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Should cyclists require a license and insurance?

28 June 2019

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A recent and widely misreported court ruling involving a pedestrian who was awarded over £4000 in damages, after she walked out onto busy London road and into the path of a cyclist whilst looking at her phone, has sparked much debate over who was at fault for the accident. It also raises the question should cyclists have public liability insurance?

From the press coverage you could be forgiven for thinking that the cyclist, Mr. Hazeldean, was found wholly a fault for the accident, when the actual decision was that both parties were equally to blame. The pedestrian for not checking that the road was clear, and the cyclist for not doing all that he could to avoid the pedestrians. The cyclist was supported by the evidence of 3 pedestrians who told the police that “he was not at fault”, but it seems the judge was swayed by the evidence of another cyclist who accused Mr. Hazeldean of “aggressive riding”. The Judge weighed up that the accident happened on a busy road, that Mr. Hazeldean had time to sound his air horn and shout before the collision, and that despite braking and swerving to avoid Ms Brushett he still collided with her at considerable speed.

Mr. Hazeldean did not have any third party liability insurance and now faces bankruptcy as a consequence of having to pay Ms Brushett’s compensation award and her legal costs.

This poses the question should cyclists be required to be licensed and insured as road users in the same way that motorists are in the UK? A question that is all the more pertinent now given the massive increase in popularity of Electric Bikes which are generally faster and heavier than ordinary bikes. TRUE Solicitors investigates the pros and cons of doing so and how practical it would be to enforce.

Pros for the introduction of licensing and insuring cyclists

Labour peer Robert Winston has called for cyclists to require number plates after he faced being kicked and abused after confronting a women for riding her bike on the pavement. A petition was started 3 years ago for cyclists to hold insurance and a license in order to use public UK roads. The arguments behind the petition included:

Lack of road safety training: Motorists are required by law to sit a theory and practical driving test in order to obtain a driving license. So why shouldn’t cyclists have to do the same if they are to travel safely on public roads.

Damage to other road users: If a motorcar is damaged or pedestrian injured as a result of a cyclist riding carelessly, it can be difficult to obtain redress because unless a cyclist stops after an accident, they can be difficult to identify. Furthermore, very view cyclists have third party liability insurance so even if they can be located obtaining compensation is often difficult.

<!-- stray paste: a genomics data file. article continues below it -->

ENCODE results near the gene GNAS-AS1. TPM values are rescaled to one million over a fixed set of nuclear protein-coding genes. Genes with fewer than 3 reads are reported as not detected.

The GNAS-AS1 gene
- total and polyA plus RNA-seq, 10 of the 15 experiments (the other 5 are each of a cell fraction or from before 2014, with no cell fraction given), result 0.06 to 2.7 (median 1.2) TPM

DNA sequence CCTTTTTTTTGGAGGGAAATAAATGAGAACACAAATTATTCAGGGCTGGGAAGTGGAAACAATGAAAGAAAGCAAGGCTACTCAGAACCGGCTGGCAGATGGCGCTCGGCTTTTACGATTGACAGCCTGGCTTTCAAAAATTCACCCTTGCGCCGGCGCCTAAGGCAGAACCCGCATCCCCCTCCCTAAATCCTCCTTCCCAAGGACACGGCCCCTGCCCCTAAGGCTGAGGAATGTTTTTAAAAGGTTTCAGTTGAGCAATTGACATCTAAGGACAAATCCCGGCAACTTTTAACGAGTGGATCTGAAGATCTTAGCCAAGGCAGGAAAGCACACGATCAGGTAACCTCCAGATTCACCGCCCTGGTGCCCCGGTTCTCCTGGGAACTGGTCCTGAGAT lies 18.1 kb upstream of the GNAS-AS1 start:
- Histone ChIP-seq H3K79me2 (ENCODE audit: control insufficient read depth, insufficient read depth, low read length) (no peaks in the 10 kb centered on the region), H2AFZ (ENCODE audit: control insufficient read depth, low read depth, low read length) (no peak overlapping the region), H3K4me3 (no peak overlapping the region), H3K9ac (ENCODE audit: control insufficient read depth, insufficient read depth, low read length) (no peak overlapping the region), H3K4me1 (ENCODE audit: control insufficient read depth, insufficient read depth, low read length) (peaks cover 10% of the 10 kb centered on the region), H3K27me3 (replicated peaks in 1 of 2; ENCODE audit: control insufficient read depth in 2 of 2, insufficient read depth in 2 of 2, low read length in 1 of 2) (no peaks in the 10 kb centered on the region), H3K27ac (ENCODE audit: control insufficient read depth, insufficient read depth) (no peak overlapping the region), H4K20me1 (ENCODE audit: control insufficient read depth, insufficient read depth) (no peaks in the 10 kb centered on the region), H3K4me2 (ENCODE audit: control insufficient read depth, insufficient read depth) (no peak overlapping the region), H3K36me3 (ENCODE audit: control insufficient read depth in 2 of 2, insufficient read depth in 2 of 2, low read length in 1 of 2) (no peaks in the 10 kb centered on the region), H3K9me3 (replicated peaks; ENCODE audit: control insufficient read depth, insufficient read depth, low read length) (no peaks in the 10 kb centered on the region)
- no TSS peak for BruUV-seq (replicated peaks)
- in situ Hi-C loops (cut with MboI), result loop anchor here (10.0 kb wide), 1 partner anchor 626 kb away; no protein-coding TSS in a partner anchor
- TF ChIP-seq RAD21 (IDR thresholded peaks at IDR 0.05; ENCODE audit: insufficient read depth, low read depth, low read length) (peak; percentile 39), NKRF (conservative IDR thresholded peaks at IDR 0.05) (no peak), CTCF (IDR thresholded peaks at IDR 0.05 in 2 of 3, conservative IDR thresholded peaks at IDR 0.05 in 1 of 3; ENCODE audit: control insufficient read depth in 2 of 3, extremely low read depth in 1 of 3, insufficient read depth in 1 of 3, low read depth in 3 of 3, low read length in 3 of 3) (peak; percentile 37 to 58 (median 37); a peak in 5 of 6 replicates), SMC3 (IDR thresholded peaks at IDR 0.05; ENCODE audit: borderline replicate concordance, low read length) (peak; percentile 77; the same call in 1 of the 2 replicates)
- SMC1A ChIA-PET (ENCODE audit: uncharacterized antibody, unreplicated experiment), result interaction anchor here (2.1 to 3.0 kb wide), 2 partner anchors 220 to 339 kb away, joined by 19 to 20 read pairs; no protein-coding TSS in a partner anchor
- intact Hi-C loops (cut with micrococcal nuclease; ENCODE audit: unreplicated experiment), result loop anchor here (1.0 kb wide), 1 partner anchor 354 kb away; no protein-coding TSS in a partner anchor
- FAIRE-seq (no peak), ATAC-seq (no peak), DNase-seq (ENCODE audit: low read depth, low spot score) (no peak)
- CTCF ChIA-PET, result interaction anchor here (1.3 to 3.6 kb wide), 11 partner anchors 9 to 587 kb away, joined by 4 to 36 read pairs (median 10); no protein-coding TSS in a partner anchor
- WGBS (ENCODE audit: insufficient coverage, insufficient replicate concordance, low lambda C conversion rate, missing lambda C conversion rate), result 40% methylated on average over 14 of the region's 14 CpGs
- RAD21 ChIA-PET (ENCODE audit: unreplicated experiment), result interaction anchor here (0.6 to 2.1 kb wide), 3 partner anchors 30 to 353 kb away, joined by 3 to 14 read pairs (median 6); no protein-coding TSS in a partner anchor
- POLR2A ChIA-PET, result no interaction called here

Installing number plates and making insurance compulsory would overcome these problems and may also encourage more responsible cycling.

The cons of introducing licensing and insurance for cyclists

The main arguments against compulsory licensing and insurance is that such a scheme would be costly to set-up, almost impossible to administer and police, and would discourage people from cycling.

Cars are generally owned by adults and change hands infrequently, whereas many cycles are owned by children and are often passed onto siblings and friends. Furthermore is it not uncommon for cyclists to own several bikes; a commuter bike, a road bike and mountain bike, and this again would make registration extremely complicated.

Perhaps the most important benefit is that regular cycling has enormous health benefits and is good for the environment. The Government is under pressure to tackle the obesity crises that is costing the NHS billions each year and to meet climate change targets by reducing CO2 emission. Encouraging cycling people to ditch their cars and cycle helps the government to meet these objectives.

Third Party Cycle Insurance

Cyclists do not legally require insurance to ride on the roads in the UK, however the recent case is a salutary reminder of what can happen if you cause an accident.

The cost of third party cycle insurance is not expensive, typically around £30 a year, and is available from organizations like Cycling UK , British Cycling and Wiggle. Membership covers the costs of third party claims and often provides other benefits.

It is also worth checking your house insurance because to see if you have public liability cover, which covers legal fees and court-awarded damages if a claim is brought against you in the event of an accident.

Electric Bikes

In our view the advantages of requiring all cycles to be licensed, registered and insured is far outweighed by the disadvantages.

That said, we do wonder whether electric bikes should be treated differently not least because they are generally faster and heavier and can cause more damage. These bikes have gained in popularity to the extent that in the Netherlands in 2018 more e-bikes were sold than non-electric bikes. Sales of e-bikes in the UK has grown massively and they are now common sight in cities and in the country.

These bikes come with a hefty price tag that is likely to fall dramatically over the next few years as sales increase. For these reasons we think that a small levy on the price of an e-bike could be used to create a fund designated to compensate those injured in accidents caused by these bikes. Such a fund could be administered by the Motor Insurers Bureau.


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